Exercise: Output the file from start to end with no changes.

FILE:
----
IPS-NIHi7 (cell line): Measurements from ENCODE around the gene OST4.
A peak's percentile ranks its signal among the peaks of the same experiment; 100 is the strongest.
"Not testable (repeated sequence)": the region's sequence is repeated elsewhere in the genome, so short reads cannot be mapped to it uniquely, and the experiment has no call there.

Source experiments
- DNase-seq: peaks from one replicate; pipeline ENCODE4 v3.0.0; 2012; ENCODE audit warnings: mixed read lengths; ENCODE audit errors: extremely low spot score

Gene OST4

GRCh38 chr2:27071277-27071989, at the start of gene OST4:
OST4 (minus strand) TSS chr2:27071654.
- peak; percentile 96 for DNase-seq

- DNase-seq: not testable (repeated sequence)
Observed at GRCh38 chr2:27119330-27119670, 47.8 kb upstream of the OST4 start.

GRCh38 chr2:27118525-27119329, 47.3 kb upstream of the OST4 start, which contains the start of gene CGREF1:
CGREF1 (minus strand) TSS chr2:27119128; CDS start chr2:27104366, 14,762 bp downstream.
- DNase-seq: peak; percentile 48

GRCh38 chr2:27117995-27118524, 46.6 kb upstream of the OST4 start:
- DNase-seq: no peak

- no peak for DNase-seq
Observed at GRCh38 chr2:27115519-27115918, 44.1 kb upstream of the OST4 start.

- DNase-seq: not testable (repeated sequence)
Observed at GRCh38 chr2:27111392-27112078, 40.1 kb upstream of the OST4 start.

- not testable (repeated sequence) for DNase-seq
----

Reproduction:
IPS-NIHi7 (cell line): Measurements from ENCODE around the gene OST4.
A peak's percentile ranks its signal among the peaks of the same experiment; 100 is the strongest.
"Not testable (repeated sequence)": the region's sequence is repeated elsewhere in the genome, so short reads cannot be mapped to it uniquely, and the experiment has no call there.

Source experiments
- DNase-seq: peaks from one replicate; pipeline ENCODE4 v3.0.0; 2012; ENCODE audit warnings: mixed read lengths; ENCODE audit errors: extremely low spot score

Gene OST4

GRCh38 chr2:27071277-27071989, at the start of gene OST4:
OST4 (minus strand) TSS chr2:27071654.
- peak; percentile 96 for DNase-seq

- DNase-seq: not testable (repeated sequence)
Observed at GRCh38 chr2:27119330-27119670, 47.8 kb upstream of the OST4 start.

GRCh38 chr2:27118525-27119329, 47.3 kb upstream of the OST4 start, which contains the start of gene CGREF1:
CGREF1 (minus strand) TSS chr2:27119128; CDS start chr2:27104366, 14,762 bp downstream.
- DNase-seq: peak; percentile 48

GRCh38 chr2:27117995-27118524, 46.6 kb upstream of the OST4 start:
- DNase-seq: no peak

- no peak for DNase-seq
Observed at GRCh38 chr2:27115519-27115918, 44.1 kb upstream of the OST4 start.

- DNase-seq: not testable (repeated sequence)
Observed at GRCh38 chr2:27111392-27112078, 40.1 kb upstream of the OST4 start.

- not testable (repeated sequence) for DNase-seq